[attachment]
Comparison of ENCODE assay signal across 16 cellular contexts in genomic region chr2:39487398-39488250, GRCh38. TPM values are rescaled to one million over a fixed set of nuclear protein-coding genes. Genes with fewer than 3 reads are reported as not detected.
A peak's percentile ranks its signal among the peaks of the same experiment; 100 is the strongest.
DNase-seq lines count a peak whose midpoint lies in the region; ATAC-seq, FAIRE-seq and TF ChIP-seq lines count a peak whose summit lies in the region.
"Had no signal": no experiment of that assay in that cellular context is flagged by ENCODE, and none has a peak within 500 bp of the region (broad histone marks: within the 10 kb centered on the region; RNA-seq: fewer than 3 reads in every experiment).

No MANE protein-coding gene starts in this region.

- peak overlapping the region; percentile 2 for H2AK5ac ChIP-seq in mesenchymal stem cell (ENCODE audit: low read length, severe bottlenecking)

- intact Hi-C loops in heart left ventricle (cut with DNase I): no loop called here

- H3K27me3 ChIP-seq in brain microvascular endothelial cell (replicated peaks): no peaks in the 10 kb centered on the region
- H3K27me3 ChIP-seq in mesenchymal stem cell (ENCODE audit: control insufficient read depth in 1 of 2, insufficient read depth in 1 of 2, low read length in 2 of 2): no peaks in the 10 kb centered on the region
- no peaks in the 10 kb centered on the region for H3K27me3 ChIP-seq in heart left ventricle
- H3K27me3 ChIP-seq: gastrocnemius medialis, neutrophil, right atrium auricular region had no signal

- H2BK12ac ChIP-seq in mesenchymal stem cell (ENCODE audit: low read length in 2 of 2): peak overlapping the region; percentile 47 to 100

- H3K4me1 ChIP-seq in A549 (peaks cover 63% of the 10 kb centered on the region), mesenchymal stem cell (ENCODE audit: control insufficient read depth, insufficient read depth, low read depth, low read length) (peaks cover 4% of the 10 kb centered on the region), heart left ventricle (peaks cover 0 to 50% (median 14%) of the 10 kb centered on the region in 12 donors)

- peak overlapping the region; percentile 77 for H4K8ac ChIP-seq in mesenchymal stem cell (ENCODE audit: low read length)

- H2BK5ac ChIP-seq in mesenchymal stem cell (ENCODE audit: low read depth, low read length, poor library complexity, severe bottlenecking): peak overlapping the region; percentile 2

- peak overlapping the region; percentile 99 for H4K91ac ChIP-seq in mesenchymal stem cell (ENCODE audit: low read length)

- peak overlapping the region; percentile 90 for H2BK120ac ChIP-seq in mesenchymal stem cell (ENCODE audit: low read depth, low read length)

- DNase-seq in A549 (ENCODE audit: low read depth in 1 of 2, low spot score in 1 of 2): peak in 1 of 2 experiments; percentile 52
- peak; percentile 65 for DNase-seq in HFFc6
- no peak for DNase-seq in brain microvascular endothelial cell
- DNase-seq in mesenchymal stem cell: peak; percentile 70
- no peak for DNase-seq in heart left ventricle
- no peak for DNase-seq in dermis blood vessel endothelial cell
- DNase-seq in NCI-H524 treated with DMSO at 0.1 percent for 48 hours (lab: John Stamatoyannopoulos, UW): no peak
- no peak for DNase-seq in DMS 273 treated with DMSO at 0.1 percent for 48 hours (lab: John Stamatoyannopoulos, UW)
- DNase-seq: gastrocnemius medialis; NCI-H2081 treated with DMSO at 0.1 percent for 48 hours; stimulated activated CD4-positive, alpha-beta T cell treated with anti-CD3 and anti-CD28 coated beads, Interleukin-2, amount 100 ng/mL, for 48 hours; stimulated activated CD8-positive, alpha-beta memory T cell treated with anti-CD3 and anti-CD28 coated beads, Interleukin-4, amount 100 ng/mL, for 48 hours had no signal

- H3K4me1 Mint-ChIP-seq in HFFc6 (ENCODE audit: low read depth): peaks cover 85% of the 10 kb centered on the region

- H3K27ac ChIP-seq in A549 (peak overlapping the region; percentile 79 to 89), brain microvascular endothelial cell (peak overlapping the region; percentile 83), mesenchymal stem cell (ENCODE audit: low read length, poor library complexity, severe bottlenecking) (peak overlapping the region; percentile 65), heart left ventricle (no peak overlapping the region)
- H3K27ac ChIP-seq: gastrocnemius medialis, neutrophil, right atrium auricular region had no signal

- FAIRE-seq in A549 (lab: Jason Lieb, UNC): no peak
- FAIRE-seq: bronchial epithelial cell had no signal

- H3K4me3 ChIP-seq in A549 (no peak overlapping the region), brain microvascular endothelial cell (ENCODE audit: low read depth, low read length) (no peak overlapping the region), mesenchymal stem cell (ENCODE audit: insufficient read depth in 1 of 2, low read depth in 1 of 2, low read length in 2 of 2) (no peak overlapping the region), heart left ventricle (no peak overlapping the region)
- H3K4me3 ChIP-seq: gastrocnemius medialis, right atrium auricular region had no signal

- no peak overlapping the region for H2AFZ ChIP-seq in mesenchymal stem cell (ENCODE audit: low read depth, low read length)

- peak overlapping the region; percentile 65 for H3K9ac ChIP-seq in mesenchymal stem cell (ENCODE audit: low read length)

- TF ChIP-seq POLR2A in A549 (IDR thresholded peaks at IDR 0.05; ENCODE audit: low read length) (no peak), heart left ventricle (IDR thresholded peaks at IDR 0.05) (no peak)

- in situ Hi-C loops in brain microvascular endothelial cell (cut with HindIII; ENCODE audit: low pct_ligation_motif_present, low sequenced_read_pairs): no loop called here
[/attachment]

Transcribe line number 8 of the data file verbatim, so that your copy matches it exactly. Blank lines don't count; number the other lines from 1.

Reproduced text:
- H3K27me3 ChIP-seq in brain microvascular endothelial cell (replicated peaks): no peaks in the 10 kb centered on the region